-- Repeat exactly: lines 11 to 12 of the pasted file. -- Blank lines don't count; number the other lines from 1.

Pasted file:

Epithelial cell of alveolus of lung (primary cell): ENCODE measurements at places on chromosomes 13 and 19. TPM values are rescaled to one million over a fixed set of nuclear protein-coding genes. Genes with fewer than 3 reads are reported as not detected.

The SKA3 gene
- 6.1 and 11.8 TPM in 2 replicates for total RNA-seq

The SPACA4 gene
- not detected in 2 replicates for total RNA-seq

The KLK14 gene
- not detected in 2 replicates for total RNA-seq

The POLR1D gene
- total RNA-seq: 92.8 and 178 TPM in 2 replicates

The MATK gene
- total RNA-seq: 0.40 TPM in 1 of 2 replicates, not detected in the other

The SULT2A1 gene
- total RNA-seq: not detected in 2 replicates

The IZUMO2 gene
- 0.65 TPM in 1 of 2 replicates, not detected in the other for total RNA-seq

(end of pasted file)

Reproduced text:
- total RNA-seq: 0.40 TPM in 1 of 2 replicates, not detected in the other

The SULT2A1 gene